him who was most excellent in such a “ We the undersigned Inhabitants tongue, (as the Apocrypha to Andrew of Oldham-street, Manchester,

re- Downs,) and then they met together, spectfully present this Memorial to and one read the translation, the rest your Worship;- That we are every day holding in their hands some Bible, (except Sundays) troubled with the either of the learned tongues, or pestilent and grievous nuisance of pro- French, Spanish, Italian, &c.: if they fane and debauched ballad-singing, by found any fault, they spoke; if not, men and women, to the corrupting of he read on. the minds and morals of the public in Henry the Eighth made a law, that general, and our own children and all men might read the Scripture, exservants in particular. We therefore cept servants; but no woman, except most humbly request, that you will use ladies and gentlewomen, who had leithe power committed to you, in re

sure, and might ask somebody the moving this evil immediately; and we meaning. The law was repealed in will ever acknowledge the benefit.”

Edward the Sixth's days. Since the above Petition was pre- In interpreting the Scripture, many sented, the police officers have been do as if a man should see one have ten particularly active in detecting offend-) pounds, which he reckoned by one,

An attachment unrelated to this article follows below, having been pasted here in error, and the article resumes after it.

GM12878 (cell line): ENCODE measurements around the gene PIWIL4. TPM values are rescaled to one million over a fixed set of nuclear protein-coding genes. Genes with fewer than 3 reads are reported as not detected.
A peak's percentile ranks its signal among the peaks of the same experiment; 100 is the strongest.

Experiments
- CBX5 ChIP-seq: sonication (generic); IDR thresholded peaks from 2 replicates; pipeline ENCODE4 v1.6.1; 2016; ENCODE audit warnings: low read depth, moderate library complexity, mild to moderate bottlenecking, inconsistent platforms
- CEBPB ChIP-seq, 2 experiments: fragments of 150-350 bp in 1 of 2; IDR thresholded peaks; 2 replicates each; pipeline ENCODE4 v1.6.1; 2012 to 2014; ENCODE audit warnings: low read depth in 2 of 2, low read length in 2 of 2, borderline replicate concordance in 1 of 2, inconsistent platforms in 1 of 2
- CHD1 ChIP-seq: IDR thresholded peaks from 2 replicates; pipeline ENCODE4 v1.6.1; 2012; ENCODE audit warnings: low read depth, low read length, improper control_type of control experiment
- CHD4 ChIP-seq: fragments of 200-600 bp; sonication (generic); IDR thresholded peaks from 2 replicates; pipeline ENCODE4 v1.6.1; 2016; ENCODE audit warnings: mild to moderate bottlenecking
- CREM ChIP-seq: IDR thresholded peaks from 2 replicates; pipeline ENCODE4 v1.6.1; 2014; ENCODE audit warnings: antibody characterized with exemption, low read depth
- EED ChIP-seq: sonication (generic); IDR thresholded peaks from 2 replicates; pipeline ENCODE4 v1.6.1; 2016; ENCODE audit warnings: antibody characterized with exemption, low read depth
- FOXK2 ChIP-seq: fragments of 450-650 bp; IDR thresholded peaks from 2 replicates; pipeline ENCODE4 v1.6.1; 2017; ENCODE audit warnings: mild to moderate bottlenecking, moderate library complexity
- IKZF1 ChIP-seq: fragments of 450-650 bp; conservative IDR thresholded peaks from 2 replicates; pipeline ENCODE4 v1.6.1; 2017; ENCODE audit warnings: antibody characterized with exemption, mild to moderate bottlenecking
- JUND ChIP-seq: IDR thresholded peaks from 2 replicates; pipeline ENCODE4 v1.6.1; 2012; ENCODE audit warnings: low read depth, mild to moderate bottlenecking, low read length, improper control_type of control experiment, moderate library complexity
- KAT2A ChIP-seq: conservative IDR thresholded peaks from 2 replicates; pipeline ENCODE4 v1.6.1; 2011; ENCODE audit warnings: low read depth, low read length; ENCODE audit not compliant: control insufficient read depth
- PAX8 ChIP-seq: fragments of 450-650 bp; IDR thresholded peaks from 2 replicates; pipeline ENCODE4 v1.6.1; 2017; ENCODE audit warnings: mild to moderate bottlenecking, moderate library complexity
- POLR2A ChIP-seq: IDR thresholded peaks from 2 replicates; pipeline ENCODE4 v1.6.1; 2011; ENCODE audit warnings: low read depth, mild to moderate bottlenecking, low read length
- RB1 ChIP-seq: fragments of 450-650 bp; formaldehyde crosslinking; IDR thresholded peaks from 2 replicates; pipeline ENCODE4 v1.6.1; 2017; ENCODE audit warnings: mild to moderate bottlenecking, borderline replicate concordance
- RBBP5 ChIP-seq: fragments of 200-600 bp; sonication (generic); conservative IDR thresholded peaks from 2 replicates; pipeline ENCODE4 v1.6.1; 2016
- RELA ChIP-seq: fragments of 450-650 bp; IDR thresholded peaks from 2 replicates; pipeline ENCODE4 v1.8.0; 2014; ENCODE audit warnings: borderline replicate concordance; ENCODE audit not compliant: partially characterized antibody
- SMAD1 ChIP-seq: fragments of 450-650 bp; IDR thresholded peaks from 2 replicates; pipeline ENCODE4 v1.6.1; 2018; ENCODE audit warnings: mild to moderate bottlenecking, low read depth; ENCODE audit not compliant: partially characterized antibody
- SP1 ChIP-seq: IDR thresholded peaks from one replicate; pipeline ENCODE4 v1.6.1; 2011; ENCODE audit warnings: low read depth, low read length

225
Selections from Selden.--Epitaph.

226 two, three, four, five, six, seven, eight, all in imitation of church-works, emnine, ten: meaning four was but four blems of martyrdom. Our tansies at units, and five, five units, &c. and that Easter have reference to the bitter he had in all but ten pounds; the other herbs; though at the same time it was that sees him, takes not the figures always the fashion for a man to have a together as he doth, but picks here and gammon of bacon, to shew himself to there, and thereupon reports, that he be no Jew. hath five pounds in one bag, and six

Churches. pounds in another bag, and nine pounds The way coming into our great in another bag, &c. when as in truth churches was anciently at the west he hath but ten pounds in all. So we door, that men might see the altar pick out a text here and there, to make and all the church before them. The it serve our turn; whereas if we take other doors were but posterns. it all together, and consider what went

House of Commons. before, and what followed after, we There be but two erroneous opinions should find it meant no such thing. in the House of Commons; that the

The Scripture may have more senses Lords sit only for themselves, when the besides the literal, because God under truth is, they sit as well for the Comstands all things at once; but a man's monwealth. The Knights and Burwriting has but one true sense, which gesses sit for themselves and others ; is that which the author meant when some for more, some for fewer: and he writ it.

what is the reason ? Because the room Books.